In this respect, the true driving force of fundamentalism is less scrupulous respect for tradition than the fear of a way of life based on individual autonomy, perpetual innovation, and the dislocation of authority. Advances in freedom go hand in hand with advances in refusing freedom, especially the emancipation of women, which was a fundamental symbolic change in the last century. Whence the new generations of jihadists born in Europe, those “emirs with blue eyes” in distress in their own society, who are looking for rigid rules that can reassure them. “We are not afraid of death,” the suicide bombers say to show their superiority to ordinary people. But they are afraid of life, constantly trampling on it, slandering it, destroying it, and training children still in their cradles for martyrdom. Observers have noted that the photos of terrorists taken a few hours before they made their attacks show people who are serene and at peace. They have eliminated doubt: they know. It is the paradox of open societies that they seem to be disordered, unjust, threatened by crime, loneliness, and drugs because they display their indignity before the whole world, never ceasing to admit their defects, whereas other, more oppressive societies seem harmonious because the press and the opposition are muzzled. “Where there are no visible conflicts, there is no freedom,” Montesquieu said. Democracies are by nature uneasy, they never realize their ideal; they necessarily disappoint us, creating a gap between the hope they elicit and the realities they construct. They repeat the slanders proffered by their enemies, according them the right to hate them in all sincerity. From the imperfection of our governments, their fundamental perversity is deduced. But we should maintain the reverse: to publicly exhibit our faults is to be conscious of our vices, whereas the real fault is being ignorant of what ails us.
The terrible presumption of the cry “We are civilized!” too often meant, during the imperial period, “We are superior to you.” The colonial system could not fail to degenerate into de facto segregation, into an apology for the white race, along with all that presupposes in the way of the mutual debasement of both the native and the colonist. The exportation of violence into distant lands, where it could be practiced without witnesses, allowed the conqueror to abandon laws and rules and turn back the wheel of progress, especially since Europe left this business to its rogues, desperados, and unscrupulous adventurers. But this violence had to be adorned with the culture’s forms and alibis to enjoy a total impunity in the name of a superior vocation. Today, being civilized means knowing that one is potentially a barbarian. We Europeans are obviously cowardly and decadent, pathetic in our aspirations and pitiful in our pleasures. At least we are aware enough to try to mend our ways. Woe to the brutes who think they are civilized and close themselves up in the infernal tourniquet of their certitudes.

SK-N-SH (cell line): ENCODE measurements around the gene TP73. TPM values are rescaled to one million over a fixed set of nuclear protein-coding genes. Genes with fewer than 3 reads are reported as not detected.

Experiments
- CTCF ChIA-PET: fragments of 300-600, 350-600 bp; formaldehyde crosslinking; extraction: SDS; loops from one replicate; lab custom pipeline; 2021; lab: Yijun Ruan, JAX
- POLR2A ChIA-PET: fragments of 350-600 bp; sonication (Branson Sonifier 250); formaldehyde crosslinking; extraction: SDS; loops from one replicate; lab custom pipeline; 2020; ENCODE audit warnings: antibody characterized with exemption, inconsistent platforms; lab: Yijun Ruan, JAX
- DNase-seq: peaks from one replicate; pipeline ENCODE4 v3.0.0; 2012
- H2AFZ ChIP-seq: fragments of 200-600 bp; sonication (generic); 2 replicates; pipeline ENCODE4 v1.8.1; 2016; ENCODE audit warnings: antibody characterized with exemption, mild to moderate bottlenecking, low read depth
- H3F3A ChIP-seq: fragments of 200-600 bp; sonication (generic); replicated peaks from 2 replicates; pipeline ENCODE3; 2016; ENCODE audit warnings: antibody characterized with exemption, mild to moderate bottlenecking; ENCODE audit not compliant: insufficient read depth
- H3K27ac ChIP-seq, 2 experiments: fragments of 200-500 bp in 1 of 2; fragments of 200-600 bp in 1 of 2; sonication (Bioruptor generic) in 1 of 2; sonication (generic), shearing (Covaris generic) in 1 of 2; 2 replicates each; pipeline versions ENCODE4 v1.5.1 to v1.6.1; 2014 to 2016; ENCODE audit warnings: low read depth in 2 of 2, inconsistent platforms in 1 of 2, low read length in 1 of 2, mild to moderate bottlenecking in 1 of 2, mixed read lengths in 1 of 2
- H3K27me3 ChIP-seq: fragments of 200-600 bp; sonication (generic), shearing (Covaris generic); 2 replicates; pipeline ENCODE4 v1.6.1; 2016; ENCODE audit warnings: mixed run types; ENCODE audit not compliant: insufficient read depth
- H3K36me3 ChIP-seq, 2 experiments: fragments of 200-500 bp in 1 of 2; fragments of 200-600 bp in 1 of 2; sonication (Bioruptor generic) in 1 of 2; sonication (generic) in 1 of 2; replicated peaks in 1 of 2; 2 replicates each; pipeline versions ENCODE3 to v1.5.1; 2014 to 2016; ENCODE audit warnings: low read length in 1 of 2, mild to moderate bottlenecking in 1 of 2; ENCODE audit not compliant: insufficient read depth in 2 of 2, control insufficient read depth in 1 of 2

Excerpted from The Tyranny of Guilt by Pascal Bruckner. Copyright © Princeton University Press, 2012. All rights reserved.
 There is even a fanatical form of skepticism that reproduces in its own way the faith that it wants to extinguish: when Cioran writes, for example, that to refuse to acknowledge the interchangeable nature of ideas is to condemn oneself to cause bloodshed, he expresses an idea that is itself not interchangeable with its contrary. Similarly, when the Italian philosopher Gianni Vattimo asks Christianity to understand, in the name of charity, that it is not the sole possessor of truth, that in the intercultural dialogue it must henceforth keep quiet and listen to others, and reconnect “with its univeralist vocation without any colonial, imperialist, or eurocentric implication,” he is producing what La Rochefoucauld called an “artifice of pride.” This demand for a one-way street is addressed to Islam, Buddhism, or Hinduism; Christianity is thus the only religion that is supposed to recognize the partial nature of its teaching. This amounts once again to considering it the sole religion that agrees to efface itself before others, unique in the way it acknowledges the plurality of beliefs and the relativity of dogmas. Gianni Vattimo, Dopo la cristianità: per un cristianismo non religioso (Milan: Garzanti, 2002).
 Is Turkey Western? No Muslim state, it is true, has done as much for secularism, promoted such reforms, engaged in such an upheaval, or shown such a desire to join Europe. But in moving away from the heritage of Ataturk through rampant re-Islamization and by continuing to evade any official recognition of the Armenian genocide, ethnic cleansing of Greeks in Asia Minor, the crimes of the Ottoman Empire, or the repression of the Kurd minority, Ankara seems to be practicing a merely superficial democratization out of a simple desire to share in European prosperity. That is what makes its candidacy for entrance into the European Community problematic, because the arguments for rejecting it balance those for accepting it. In truth, it is less Turkish ambiguity than European weakness that is troubling; Europe absorbs countries without enthusiasm and rejects them without passion. Have we forgotten in what a climate of hostile indifference the formerly communist countries of Eastern Europe were brought into the Union? More than the equivocations of potential candidates for admission to the Union, it is our half-heartedness that is the true source of perplexity.
The Tyranny of Guilt: An Essay on Western Masochism
By Pascal Bruckner
Princeton University Press; Tra edition (April 1, 2012)